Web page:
Despite the recent waiver claims of pitchers Rich Harden and Aaron Heilman, the Chicago Cubs say they aren’t currently pursuing trades with the claiming teams.

In fact, they haven’t even yet been contacted by those claiming teams about a trade.

It’s possible that the claims were merely “blocks” – the waiver system allows teams with worse records to get the first crack at claiming a player. If you were the Giants, for example, would you want the Rockies or Dodgers to get a chance to claim Rich Harden? Surely not. So you claim him, knowing that you don’t want to trade for him, but also knowing that if the Cubs say fine, you want him, here he is, the contract you’d have to take is negligible.

It’s also possible that this is merely the public face of the Cubs. It’s difficult to admit, after spending some $140 million on payroll, that the season ended in mid-August. But the nine-game deficit in the Central is all but insurmountable at this point, and there are far too many teams ahead of the Cubs in the Wild Card race for that to be a viable alternative. The prudent move is to trade the players the Cubs can, assuming those players aren’t coming back next year, and assuming that they wouldn’t net more in draft pick compensation following an offer of arbitration.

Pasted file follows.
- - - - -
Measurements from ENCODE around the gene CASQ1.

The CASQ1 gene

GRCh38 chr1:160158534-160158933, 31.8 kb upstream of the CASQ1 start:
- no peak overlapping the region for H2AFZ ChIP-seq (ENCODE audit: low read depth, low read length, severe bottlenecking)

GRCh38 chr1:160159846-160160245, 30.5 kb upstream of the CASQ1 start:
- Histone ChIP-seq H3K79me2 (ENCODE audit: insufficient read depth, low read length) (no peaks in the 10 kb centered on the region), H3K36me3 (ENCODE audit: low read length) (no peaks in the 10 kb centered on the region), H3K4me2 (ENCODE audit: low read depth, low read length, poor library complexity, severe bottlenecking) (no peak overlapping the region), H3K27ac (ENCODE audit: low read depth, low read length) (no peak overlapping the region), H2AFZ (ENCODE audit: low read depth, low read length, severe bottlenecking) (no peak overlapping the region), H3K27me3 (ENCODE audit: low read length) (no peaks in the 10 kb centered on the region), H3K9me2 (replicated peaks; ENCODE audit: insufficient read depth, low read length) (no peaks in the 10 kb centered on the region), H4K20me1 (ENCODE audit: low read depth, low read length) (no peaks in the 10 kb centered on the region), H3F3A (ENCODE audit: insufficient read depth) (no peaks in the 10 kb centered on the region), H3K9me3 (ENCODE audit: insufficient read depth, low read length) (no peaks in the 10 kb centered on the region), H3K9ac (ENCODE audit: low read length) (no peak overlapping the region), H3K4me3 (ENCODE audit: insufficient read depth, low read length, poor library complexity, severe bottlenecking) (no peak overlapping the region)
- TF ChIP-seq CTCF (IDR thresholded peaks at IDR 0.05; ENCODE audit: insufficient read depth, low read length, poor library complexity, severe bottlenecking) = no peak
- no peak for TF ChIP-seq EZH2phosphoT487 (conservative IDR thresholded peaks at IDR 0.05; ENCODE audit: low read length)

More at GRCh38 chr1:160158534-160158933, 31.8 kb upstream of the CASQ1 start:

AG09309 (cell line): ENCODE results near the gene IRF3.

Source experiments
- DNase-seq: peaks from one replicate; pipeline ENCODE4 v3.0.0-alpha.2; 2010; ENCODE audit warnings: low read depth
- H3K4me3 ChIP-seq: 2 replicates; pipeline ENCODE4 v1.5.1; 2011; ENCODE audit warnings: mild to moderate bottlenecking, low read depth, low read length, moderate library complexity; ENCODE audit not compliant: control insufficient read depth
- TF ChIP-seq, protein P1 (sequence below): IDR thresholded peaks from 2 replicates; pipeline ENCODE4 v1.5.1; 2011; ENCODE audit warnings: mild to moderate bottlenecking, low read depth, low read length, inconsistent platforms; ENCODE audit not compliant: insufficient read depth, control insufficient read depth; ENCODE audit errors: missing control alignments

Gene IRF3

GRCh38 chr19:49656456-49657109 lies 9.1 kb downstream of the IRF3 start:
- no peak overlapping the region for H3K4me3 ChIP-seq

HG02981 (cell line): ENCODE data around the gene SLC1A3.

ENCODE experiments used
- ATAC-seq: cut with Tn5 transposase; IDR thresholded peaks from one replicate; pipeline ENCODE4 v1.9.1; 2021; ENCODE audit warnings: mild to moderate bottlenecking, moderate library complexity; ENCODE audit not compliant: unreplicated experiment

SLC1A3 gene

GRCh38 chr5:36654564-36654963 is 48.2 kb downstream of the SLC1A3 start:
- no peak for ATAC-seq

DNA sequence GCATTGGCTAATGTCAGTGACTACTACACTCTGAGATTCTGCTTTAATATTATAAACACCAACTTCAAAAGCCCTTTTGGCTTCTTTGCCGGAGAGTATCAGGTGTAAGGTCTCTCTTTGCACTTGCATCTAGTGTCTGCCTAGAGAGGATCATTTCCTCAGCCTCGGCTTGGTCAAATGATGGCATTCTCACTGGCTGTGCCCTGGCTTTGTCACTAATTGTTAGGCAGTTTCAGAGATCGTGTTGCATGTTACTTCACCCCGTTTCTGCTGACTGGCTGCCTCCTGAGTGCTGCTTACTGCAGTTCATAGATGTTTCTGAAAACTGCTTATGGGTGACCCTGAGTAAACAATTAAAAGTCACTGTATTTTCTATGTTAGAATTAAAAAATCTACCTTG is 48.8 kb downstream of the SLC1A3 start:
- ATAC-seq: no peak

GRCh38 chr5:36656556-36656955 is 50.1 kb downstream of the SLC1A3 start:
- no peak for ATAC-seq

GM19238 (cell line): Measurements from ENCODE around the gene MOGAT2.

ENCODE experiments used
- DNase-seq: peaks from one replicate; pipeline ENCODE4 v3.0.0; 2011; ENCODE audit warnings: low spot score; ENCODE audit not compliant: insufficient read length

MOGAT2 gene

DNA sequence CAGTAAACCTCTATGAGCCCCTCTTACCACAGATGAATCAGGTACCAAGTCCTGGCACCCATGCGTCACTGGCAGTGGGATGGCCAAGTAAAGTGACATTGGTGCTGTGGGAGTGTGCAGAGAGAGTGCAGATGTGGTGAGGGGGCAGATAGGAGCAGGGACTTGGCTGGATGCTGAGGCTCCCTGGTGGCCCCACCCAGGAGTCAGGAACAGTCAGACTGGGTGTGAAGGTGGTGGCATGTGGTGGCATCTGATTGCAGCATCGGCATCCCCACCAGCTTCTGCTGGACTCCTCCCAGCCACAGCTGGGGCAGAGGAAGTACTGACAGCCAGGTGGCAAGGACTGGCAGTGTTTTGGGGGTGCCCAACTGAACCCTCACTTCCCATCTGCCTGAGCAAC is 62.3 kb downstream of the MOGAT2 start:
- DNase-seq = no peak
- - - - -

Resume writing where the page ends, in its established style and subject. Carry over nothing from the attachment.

Lastly, it’s worth pointing out that the reports of Heilman and Harden being claimed do not preclude the possibility that other Cubs were placed on waivers and were either claimed, or cleared waivers, and can thus be traded freely. For example, reliever John Grabow is unlikely to return to the Cubs next year on a multi-year deal, and he would be a risky/expensive arbitration offer. Therefore, he seems like a prime target to be traded.